If you do all this stuff to get attention, or to prove yourself to me and to the world, it’s futile. All those good deeds on display will rust and get moth-eaten. But when you walk with me, set your attention on me, develop a life of dependence on me…that’s the lasting treasure.

There’s such anxiety when you pursue other things than me, other things which in reality rust and get ruined. Pursue me. Seek me. Know me. Learn from me. Receive from me all the gifts I want to give you. This is the key!

Chapter 7

If you’re trying to please other people or trying to criticize what they aren’t getting right, your judgment of others is keeping you from knowing me and receiving from me. Just come to me! Ask, seek, knock. I love to give! You don’t have to earn it. If you presume you’ve already got it…if you’re sure you’ve achieved and have done it all…well, you certainly won’t ask ME for help. I wish you would put down your credentials and just come to me, know me. Ask, seek, knock and enter.

I’m sad to say there are so many pursuits, so many doors, so many things that can keep you from knowing me and walking with me. There are even people who will try to keep you from me. Watch what comes out of them. Watch what comes out of the people who follow them, and see if it looks giving, loving, and forgiving like me. If not, don’t be fooled. It won’t last and grow.

In fact, there are people who will say all the right things and even do some amazing things, and they will be so confident and presumptuous that they deserve good treatment from God because of it. Please don’t fall into that trap! Remember how I taught you to pray: cultivate a daily dependence on our giving God. Not on your actions.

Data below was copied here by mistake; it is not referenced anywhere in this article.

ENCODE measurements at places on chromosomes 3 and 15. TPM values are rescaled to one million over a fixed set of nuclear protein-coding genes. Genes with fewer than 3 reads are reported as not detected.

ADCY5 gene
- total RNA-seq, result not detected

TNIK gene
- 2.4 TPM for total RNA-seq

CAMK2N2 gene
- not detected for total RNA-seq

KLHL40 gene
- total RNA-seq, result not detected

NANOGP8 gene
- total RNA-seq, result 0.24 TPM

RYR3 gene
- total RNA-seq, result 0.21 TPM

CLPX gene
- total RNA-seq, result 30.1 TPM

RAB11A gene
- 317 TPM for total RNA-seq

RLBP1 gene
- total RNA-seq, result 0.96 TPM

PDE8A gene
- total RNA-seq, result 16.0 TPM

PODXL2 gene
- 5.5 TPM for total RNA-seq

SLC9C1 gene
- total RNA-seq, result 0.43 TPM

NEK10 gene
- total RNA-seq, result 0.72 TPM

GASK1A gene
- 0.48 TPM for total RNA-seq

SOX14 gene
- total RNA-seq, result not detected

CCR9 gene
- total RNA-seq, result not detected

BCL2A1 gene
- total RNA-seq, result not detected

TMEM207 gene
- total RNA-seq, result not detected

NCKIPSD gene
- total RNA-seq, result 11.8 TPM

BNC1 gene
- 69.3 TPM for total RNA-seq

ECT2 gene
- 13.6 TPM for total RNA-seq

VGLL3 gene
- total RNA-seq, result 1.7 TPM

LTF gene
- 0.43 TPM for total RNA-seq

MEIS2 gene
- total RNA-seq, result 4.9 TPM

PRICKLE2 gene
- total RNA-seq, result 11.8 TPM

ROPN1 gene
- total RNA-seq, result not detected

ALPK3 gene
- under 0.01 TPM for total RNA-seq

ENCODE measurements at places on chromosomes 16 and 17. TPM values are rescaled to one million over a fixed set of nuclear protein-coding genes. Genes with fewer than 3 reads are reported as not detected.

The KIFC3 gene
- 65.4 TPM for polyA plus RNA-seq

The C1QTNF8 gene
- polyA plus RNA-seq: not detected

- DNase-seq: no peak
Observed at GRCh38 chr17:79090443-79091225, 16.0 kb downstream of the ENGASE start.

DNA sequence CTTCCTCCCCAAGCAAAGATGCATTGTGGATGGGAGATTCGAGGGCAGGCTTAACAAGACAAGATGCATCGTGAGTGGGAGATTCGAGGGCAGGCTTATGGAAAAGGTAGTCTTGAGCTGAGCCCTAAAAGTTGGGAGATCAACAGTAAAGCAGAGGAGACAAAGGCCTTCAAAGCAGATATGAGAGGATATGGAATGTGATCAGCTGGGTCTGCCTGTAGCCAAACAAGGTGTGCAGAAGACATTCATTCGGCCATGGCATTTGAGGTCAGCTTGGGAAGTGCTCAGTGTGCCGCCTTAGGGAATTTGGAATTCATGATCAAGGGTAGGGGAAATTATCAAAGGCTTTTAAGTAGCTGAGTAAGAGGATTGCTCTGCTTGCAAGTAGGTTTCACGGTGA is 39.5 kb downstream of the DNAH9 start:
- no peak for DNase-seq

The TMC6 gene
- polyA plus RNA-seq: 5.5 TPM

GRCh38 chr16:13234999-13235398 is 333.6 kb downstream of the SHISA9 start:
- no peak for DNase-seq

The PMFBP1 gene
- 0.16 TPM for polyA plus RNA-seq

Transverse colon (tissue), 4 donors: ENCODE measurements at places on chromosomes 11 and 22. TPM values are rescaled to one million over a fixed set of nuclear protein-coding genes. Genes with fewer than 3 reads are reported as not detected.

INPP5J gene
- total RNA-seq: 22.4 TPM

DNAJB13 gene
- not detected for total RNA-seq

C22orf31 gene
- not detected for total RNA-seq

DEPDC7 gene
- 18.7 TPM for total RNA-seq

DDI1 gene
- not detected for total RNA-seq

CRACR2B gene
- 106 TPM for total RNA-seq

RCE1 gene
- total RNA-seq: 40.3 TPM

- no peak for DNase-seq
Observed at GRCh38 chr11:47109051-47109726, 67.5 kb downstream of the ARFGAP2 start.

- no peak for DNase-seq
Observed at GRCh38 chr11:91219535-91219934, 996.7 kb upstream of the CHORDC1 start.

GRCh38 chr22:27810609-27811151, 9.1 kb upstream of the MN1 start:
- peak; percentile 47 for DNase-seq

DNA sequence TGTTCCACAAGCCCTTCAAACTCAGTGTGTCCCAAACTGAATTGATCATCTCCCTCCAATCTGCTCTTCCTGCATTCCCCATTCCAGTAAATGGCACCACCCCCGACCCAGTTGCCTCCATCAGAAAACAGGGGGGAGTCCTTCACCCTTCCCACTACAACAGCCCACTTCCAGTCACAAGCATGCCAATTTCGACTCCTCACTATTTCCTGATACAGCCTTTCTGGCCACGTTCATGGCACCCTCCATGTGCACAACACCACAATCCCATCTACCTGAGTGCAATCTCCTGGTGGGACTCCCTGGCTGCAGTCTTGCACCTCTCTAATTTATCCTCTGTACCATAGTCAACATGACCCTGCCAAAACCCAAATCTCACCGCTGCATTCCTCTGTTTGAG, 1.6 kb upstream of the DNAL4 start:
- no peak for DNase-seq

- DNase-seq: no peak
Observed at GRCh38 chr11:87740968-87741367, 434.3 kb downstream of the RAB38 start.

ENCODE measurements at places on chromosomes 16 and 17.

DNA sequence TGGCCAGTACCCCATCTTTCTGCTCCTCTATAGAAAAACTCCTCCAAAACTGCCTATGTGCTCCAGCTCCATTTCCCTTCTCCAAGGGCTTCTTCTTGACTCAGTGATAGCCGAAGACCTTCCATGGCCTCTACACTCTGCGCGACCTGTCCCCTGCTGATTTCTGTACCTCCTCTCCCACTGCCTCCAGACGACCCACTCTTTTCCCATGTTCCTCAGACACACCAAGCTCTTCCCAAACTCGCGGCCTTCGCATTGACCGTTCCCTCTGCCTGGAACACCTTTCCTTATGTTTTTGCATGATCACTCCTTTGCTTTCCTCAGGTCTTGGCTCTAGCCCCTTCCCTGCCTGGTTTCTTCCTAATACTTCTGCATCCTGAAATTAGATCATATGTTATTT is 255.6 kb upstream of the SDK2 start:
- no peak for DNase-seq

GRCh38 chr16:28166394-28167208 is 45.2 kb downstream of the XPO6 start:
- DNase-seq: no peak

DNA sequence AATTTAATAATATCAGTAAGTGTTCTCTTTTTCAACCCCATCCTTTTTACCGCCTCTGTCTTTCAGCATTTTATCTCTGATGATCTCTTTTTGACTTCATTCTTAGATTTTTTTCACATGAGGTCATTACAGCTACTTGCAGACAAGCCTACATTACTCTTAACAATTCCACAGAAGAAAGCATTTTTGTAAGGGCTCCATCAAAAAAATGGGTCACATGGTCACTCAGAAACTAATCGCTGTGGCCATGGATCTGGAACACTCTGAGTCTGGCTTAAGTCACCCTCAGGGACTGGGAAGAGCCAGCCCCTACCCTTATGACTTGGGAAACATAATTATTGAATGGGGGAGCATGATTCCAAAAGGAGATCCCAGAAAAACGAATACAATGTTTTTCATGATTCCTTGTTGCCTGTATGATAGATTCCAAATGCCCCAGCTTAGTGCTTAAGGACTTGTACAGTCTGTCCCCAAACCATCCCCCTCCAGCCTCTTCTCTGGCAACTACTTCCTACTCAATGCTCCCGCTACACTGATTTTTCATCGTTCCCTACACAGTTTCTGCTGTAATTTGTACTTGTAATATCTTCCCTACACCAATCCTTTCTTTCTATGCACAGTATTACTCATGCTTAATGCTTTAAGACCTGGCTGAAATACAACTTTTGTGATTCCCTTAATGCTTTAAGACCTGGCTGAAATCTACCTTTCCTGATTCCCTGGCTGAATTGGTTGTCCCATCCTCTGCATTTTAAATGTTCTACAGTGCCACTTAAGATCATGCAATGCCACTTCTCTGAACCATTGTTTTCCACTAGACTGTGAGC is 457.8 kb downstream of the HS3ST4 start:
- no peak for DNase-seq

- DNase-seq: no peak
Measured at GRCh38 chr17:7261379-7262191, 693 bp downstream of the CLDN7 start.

Cultivate a daily dependence on our giving God. Dependence isn’t presumptuous. It isn’t all talk and no follow through. Dependence is trust. It’s knowing and being known by God.

Does that ring true with you?

That’s how I got to today’s good news. Jesus is trying to wake us up and remind us of what he’s been saying all along.

All of God’s work, here on earth now and right on to eternal salvation, is a gracious gift of love. The surprise and confusion often found in Jesus’ teaching isn’t there to make us fear and doubt, but to wake us up, to remind us that God’s work IS grace. 

Nothing’s earned. Nothing’s deserved. We aren’t entitled, and presumption has no place. The center of all things is the love of our giving God. A gracious gift of love, freely given. A relationship of trust, a relationship lived in the now and the present.

In our time of open worship, we have the chance to examine ourselves in light of what Jesus has taught.

Does my life show integrity and consistency? Does how I’m walking match how I’m talking?

Are there ways I am presuming and assuming my obedience and my actions have qualified me for eternity? Has trust in my lifestyle replaced daily dependence on God’s giving nature?

Are there ways Jesus is calling me to know him, to walk with him, to be with him?